Zak’s original field, it turns out, is economics, a far cry from the hearts and teddy bears we imagine when we consider his nickname. But after performing experiments on generosity, Zak stumbled on the importance of trust in interactions, which led him, rather inevitably, to research about oxytocin. Oxytocin, you might remember, is a hormone that has been linked previously to bonding — between mothers and children primarily, but also between partners. What Zak has done is take the research a step further, arguing in his recent book, The Moral Molecule, that oxytocin plays a role in determining whether we are good or evil.
Let’s talk about the strippers. Whether they like to be half-naked or not, whether they enjoy turning you on or not, there’s one thing they all have in common: they’re working. Whether you think that taking one’s clothes off for money is a great choice of career is really beside the point (is it a possibility for you to make $500 per hour at your job without a law degree? Just asking). These women are providing fantasy, yes, but that is their job. And as a patron of the establishment where they work, you need to treat them like you would anyone else who provides a service to you.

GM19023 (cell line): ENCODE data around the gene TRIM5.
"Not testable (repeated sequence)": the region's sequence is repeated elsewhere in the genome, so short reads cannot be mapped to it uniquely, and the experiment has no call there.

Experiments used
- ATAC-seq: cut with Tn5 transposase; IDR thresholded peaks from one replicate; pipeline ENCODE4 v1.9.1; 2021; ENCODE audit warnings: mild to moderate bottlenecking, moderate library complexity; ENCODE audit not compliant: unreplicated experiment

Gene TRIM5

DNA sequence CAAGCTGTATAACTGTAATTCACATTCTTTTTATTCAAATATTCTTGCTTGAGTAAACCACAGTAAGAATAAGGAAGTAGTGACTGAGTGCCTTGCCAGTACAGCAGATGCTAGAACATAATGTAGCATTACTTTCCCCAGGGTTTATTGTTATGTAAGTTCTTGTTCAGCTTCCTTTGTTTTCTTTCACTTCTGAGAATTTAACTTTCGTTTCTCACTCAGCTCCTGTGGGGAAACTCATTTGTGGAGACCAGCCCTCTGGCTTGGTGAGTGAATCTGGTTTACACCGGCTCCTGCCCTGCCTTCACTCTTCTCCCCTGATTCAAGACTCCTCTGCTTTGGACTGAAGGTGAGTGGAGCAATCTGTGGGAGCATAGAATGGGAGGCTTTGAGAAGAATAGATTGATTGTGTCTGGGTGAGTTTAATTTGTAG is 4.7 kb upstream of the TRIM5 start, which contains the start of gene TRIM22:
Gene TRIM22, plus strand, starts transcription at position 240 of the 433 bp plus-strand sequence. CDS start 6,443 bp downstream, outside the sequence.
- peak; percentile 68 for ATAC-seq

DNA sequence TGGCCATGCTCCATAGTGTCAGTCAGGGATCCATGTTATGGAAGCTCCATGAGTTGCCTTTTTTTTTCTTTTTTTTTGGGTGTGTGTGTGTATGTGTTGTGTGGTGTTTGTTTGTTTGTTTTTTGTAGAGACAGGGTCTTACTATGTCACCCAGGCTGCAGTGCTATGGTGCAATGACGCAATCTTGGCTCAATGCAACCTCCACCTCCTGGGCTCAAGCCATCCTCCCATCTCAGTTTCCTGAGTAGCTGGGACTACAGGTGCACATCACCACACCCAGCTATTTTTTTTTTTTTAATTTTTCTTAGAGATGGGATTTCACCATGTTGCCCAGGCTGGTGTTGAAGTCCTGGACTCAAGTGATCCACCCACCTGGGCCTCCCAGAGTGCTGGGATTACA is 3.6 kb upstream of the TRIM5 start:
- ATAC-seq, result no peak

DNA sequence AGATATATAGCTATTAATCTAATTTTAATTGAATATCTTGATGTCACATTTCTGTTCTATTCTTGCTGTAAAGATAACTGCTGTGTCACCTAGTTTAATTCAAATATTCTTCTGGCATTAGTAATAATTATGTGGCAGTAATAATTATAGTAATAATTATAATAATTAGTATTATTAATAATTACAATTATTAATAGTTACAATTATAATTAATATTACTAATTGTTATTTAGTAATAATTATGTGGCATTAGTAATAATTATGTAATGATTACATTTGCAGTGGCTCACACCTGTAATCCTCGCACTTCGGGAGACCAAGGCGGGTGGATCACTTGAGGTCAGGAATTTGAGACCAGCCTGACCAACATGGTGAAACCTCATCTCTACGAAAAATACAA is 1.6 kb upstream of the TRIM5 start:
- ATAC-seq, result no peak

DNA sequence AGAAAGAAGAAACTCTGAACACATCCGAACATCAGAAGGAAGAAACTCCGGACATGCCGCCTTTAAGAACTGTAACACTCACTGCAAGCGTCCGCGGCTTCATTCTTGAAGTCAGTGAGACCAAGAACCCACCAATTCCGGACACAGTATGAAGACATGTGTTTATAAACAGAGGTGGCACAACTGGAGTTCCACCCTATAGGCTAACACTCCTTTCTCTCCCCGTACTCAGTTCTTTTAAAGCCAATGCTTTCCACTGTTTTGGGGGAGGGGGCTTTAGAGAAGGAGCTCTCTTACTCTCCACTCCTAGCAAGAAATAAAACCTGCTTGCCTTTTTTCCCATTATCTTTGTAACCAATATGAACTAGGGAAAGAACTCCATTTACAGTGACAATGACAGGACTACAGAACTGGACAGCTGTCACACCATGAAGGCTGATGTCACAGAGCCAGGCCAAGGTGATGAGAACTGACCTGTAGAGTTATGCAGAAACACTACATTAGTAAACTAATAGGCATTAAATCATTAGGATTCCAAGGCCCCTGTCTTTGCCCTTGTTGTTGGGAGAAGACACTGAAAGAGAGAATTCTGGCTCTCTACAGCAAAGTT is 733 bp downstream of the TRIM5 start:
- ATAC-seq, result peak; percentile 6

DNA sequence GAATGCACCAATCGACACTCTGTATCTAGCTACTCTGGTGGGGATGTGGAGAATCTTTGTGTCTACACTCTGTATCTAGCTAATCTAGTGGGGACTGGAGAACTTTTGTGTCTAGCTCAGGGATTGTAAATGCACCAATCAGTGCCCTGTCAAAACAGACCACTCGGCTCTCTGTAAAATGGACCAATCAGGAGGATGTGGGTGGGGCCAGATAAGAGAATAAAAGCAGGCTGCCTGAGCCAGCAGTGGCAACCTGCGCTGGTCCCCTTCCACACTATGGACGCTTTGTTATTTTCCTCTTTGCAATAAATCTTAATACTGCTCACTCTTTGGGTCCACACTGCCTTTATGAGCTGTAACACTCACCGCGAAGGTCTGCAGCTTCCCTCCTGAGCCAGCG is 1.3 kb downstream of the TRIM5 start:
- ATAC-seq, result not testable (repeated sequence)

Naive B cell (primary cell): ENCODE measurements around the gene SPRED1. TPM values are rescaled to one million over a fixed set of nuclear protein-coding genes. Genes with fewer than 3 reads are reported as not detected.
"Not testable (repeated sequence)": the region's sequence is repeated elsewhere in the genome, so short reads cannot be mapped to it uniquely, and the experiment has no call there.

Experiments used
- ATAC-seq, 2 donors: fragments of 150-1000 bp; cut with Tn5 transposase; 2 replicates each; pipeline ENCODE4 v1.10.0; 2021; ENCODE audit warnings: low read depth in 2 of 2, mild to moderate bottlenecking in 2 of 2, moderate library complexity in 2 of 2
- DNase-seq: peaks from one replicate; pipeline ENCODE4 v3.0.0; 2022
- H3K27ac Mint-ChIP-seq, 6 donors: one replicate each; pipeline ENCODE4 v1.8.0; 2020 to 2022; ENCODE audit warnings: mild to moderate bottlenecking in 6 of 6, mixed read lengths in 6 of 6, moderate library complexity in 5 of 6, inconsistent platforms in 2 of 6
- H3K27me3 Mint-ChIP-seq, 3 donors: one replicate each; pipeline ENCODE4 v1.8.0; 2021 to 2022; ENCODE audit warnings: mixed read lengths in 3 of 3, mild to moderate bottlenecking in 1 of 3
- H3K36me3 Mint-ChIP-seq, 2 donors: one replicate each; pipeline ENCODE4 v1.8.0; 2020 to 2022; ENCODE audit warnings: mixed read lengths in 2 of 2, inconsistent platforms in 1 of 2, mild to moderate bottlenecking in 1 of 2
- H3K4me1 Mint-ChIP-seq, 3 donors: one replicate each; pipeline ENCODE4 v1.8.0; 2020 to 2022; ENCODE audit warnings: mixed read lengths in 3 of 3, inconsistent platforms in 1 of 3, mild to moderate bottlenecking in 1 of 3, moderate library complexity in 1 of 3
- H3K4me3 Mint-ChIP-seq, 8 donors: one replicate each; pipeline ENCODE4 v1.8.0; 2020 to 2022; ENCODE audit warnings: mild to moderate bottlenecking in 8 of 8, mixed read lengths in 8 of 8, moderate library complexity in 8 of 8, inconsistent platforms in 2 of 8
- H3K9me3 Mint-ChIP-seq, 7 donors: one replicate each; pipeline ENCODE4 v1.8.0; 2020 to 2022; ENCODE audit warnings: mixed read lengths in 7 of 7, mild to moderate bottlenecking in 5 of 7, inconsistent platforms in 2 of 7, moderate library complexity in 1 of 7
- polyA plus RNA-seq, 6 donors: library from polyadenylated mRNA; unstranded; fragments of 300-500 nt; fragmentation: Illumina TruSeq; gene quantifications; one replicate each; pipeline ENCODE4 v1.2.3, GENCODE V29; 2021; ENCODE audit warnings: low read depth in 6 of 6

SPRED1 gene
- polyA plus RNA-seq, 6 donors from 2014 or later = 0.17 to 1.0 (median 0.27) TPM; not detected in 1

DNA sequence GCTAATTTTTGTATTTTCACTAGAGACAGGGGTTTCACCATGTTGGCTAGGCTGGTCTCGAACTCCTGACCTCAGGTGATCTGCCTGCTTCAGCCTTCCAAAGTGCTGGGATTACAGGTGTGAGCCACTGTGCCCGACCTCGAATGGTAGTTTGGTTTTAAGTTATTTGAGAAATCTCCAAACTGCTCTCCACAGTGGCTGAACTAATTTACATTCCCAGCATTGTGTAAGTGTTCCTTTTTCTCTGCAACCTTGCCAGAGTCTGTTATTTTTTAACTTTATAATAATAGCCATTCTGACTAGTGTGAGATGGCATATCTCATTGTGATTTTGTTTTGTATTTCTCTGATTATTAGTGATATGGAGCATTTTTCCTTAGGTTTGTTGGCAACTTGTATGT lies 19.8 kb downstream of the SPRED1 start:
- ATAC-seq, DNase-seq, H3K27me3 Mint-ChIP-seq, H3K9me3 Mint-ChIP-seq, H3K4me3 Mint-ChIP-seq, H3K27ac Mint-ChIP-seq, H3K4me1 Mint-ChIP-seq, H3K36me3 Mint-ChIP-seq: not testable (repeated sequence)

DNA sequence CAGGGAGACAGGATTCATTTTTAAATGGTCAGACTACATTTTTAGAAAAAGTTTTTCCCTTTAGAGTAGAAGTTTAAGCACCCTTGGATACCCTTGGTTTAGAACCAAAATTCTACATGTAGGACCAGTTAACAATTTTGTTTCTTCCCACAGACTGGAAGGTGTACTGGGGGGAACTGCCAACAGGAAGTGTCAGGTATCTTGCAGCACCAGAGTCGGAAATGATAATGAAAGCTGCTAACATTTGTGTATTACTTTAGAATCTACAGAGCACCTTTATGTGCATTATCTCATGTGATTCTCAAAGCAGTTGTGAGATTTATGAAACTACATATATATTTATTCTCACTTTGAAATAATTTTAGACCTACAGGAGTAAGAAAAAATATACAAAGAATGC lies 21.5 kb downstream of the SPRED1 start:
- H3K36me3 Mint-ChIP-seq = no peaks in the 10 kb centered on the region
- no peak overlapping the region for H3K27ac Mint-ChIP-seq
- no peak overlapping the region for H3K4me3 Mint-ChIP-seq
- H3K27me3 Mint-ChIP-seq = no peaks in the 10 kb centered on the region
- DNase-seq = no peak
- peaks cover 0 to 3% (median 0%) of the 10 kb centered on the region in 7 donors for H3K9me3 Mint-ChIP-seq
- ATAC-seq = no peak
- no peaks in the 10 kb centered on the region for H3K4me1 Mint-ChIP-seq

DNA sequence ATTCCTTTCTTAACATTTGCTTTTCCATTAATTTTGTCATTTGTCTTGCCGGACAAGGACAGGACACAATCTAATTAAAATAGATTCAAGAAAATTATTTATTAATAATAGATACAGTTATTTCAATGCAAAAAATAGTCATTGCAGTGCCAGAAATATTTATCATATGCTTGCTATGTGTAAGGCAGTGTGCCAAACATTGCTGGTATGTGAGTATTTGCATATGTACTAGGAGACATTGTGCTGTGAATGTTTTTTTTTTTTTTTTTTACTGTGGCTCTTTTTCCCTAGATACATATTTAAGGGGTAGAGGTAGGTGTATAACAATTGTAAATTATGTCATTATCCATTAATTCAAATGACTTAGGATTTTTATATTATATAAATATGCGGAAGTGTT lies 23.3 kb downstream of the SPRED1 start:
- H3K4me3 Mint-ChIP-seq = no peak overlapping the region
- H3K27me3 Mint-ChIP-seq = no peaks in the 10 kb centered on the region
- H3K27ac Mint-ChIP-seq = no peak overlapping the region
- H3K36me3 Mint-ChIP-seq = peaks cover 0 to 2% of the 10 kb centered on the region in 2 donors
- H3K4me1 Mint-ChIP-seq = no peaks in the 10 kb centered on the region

Sex and the 405 is what your newspaper would look like if it had a sex section.
Here you’ll find news about the latest research being conducted to figure out what drives desire, passion, and other sex habits; reviews of sex toys, porn and other sexy things; coverage of the latest sex-related news that have our mainstream media's panties up in a bunch; human interest pieces about sex and desire; interviews with people who love sex, or hate sex, or work in sex, or work to enable you to have better sex; opinion pieces that relate to sex and society; and the sex-related side of celebrity gossip. More...